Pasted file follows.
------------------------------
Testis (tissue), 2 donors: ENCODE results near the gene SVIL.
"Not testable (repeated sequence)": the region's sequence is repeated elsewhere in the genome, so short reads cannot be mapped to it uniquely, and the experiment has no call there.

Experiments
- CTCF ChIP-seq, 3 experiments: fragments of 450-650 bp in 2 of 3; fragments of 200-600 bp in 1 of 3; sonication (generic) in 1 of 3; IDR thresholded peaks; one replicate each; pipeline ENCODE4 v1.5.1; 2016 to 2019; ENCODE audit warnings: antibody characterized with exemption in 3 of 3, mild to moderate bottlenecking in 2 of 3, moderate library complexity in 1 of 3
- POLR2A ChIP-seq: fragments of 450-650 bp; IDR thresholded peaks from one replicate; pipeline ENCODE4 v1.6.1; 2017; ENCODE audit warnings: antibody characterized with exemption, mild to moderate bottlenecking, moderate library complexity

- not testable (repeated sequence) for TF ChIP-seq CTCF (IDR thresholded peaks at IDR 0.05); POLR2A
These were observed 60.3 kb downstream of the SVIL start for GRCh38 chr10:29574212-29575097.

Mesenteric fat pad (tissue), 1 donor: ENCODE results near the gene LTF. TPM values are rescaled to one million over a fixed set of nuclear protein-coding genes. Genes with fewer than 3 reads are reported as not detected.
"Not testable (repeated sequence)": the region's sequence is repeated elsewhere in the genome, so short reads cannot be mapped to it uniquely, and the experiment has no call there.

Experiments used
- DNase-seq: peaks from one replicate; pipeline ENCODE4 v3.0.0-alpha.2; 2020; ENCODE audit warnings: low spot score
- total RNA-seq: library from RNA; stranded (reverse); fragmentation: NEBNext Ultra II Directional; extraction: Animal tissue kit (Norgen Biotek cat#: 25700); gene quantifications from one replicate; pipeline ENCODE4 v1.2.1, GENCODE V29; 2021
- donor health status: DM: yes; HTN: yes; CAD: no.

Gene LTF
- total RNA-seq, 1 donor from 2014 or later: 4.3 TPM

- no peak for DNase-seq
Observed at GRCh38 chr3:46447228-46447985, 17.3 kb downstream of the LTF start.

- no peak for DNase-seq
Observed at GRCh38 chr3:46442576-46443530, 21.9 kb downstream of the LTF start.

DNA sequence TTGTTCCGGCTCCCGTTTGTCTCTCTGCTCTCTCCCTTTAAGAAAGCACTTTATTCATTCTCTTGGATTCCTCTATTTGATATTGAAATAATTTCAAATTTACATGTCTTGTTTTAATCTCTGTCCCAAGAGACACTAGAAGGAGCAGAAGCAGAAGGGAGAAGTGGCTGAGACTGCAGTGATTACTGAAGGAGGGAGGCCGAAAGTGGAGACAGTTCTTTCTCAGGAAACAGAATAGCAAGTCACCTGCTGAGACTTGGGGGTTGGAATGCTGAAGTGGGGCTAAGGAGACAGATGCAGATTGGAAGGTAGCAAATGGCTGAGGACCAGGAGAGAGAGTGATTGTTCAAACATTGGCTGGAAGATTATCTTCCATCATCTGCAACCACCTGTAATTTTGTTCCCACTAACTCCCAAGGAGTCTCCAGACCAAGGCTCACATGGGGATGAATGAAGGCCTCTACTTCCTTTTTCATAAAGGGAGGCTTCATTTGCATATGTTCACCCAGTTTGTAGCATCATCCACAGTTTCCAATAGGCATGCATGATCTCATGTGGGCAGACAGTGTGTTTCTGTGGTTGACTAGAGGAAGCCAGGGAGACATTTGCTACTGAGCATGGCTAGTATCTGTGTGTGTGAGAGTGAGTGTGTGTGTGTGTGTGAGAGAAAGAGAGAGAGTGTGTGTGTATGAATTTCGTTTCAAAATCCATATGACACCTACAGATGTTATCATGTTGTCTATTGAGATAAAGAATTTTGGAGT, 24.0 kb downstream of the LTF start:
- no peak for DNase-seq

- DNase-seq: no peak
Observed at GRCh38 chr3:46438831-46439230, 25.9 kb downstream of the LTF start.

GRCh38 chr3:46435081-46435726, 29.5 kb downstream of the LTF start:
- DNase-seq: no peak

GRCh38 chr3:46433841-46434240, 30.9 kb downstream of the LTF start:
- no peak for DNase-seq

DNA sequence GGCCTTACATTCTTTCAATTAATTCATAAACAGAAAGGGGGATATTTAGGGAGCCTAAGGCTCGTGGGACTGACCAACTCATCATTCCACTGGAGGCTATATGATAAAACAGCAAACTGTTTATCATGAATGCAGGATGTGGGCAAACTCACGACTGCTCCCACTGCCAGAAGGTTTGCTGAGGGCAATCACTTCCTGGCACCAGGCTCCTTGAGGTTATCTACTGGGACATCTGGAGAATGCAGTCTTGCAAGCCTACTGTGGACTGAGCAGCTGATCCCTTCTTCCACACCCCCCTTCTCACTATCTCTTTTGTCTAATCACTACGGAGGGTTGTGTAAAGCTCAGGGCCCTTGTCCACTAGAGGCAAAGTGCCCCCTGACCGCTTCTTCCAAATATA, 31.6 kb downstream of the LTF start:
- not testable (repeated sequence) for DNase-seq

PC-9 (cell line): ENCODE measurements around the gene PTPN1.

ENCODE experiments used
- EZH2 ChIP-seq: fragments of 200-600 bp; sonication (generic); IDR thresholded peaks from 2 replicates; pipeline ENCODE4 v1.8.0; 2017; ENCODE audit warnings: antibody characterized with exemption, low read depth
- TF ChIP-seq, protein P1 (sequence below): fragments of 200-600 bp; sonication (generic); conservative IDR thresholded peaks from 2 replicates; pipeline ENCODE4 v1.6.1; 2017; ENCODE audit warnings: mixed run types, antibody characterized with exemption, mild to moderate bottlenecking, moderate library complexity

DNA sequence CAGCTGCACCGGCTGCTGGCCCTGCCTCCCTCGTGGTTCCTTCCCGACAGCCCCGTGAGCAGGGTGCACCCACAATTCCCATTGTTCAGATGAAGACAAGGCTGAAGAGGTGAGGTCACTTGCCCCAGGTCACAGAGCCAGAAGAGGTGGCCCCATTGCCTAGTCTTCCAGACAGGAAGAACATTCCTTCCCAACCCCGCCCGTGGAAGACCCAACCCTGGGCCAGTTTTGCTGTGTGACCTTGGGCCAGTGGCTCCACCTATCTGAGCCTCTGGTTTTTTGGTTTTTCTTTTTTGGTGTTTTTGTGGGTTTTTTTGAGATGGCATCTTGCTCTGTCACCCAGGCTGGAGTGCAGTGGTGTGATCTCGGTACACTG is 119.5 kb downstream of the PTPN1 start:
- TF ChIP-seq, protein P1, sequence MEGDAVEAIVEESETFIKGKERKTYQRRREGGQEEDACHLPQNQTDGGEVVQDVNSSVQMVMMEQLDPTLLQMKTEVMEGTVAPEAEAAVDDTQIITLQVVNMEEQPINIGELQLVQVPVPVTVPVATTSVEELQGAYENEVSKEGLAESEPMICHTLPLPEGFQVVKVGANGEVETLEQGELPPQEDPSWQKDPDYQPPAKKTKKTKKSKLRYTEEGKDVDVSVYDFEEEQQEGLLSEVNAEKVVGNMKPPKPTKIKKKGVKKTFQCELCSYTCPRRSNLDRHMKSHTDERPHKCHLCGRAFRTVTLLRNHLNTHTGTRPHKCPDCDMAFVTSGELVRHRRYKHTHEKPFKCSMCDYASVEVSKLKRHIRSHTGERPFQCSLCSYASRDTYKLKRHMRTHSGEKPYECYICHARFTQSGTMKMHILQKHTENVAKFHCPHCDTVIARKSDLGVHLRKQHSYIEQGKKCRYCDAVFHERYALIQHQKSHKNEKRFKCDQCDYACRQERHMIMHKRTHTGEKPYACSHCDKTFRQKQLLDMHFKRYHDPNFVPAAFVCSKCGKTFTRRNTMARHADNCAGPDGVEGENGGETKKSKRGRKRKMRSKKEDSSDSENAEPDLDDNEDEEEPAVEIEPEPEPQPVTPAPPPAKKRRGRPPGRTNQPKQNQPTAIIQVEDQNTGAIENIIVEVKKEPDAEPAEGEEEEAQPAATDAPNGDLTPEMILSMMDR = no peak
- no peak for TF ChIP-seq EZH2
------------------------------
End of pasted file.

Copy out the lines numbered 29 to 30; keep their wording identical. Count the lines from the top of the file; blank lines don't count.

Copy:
- not testable (repeated sequence) for DNase-seq

PC-9 (cell line): ENCODE measurements around the gene PTPN1.